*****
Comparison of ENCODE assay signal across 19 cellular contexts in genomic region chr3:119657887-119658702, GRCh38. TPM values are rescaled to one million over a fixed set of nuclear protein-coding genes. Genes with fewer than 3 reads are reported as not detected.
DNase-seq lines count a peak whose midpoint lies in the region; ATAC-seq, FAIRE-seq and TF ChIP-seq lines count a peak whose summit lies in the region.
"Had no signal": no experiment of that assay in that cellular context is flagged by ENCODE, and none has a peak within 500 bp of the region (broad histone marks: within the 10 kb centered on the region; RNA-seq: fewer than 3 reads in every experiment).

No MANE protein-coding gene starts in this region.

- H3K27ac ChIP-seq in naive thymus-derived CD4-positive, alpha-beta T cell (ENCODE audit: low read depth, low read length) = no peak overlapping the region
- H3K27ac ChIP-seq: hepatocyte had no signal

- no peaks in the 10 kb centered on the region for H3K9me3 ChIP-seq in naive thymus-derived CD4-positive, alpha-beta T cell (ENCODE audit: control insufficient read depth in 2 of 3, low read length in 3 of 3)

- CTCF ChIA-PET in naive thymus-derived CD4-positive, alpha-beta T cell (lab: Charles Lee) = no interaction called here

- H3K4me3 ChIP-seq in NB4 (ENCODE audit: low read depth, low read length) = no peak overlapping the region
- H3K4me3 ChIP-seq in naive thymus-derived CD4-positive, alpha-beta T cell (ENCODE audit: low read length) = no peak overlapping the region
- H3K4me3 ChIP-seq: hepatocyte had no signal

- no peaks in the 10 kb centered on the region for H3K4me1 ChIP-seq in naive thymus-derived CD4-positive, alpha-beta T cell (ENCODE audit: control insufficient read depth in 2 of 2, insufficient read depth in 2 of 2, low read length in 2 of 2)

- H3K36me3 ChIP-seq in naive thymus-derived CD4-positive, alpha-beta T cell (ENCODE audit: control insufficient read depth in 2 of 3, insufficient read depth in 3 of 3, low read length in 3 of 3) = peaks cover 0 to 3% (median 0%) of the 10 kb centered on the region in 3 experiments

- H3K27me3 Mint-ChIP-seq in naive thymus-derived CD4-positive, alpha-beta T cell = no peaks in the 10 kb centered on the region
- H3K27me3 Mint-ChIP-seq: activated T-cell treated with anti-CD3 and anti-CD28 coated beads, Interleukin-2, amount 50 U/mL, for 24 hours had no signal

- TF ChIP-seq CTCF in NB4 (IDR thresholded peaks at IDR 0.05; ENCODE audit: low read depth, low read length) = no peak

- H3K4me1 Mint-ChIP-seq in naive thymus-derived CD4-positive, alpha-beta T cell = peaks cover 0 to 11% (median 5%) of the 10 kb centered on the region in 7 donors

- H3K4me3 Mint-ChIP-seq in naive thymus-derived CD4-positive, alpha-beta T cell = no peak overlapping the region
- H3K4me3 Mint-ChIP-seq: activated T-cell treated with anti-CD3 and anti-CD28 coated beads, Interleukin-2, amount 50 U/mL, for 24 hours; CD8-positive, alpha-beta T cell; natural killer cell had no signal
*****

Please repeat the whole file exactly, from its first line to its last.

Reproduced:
Comparison of ENCODE assay signal across 19 cellular contexts in genomic region chr3:119657887-119658702, GRCh38. TPM values are rescaled to one million over a fixed set of nuclear protein-coding genes. Genes with fewer than 3 reads are reported as not detected.
DNase-seq lines count a peak whose midpoint lies in the region; ATAC-seq, FAIRE-seq and TF ChIP-seq lines count a peak whose summit lies in the region.
"Had no signal": no experiment of that assay in that cellular context is flagged by ENCODE, and none has a peak within 500 bp of the region (broad histone marks: within the 10 kb centered on the region; RNA-seq: fewer than 3 reads in every experiment).

No MANE protein-coding gene starts in this region.

- H3K27ac ChIP-seq in naive thymus-derived CD4-positive, alpha-beta T cell (ENCODE audit: low read depth, low read length) = no peak overlapping the region
- H3K27ac ChIP-seq: hepatocyte had no signal

- no peaks in the 10 kb centered on the region for H3K9me3 ChIP-seq in naive thymus-derived CD4-positive, alpha-beta T cell (ENCODE audit: control insufficient read depth in 2 of 3, low read length in 3 of 3)

- CTCF ChIA-PET in naive thymus-derived CD4-positive, alpha-beta T cell (lab: Charles Lee) = no interaction called here

- H3K4me3 ChIP-seq in NB4 (ENCODE audit: low read depth, low read length) = no peak overlapping the region
- H3K4me3 ChIP-seq in naive thymus-derived CD4-positive, alpha-beta T cell (ENCODE audit: low read length) = no peak overlapping the region
- H3K4me3 ChIP-seq: hepatocyte had no signal

- no peaks in the 10 kb centered on the region for H3K4me1 ChIP-seq in naive thymus-derived CD4-positive, alpha-beta T cell (ENCODE audit: control insufficient read depth in 2 of 2, insufficient read depth in 2 of 2, low read length in 2 of 2)

- H3K36me3 ChIP-seq in naive thymus-derived CD4-positive, alpha-beta T cell (ENCODE audit: control insufficient read depth in 2 of 3, insufficient read depth in 3 of 3, low read length in 3 of 3) = peaks cover 0 to 3% (median 0%) of the 10 kb centered on the region in 3 experiments

- H3K27me3 Mint-ChIP-seq in naive thymus-derived CD4-positive, alpha-beta T cell = no peaks in the 10 kb centered on the region
- H3K27me3 Mint-ChIP-seq: activated T-cell treated with anti-CD3 and anti-CD28 coated beads, Interleukin-2, amount 50 U/mL, for 24 hours had no signal

- TF ChIP-seq CTCF in NB4 (IDR thresholded peaks at IDR 0.05; ENCODE audit: low read depth, low read length) = no peak

- H3K4me1 Mint-ChIP-seq in naive thymus-derived CD4-positive, alpha-beta T cell = peaks cover 0 to 11% (median 5%) of the 10 kb centered on the region in 7 donors

- H3K4me3 Mint-ChIP-seq in naive thymus-derived CD4-positive, alpha-beta T cell = no peak overlapping the region
- H3K4me3 Mint-ChIP-seq: activated T-cell treated with anti-CD3 and anti-CD28 coated beads, Interleukin-2, amount 50 U/mL, for 24 hours; CD8-positive, alpha-beta T cell; natural killer cell had no signal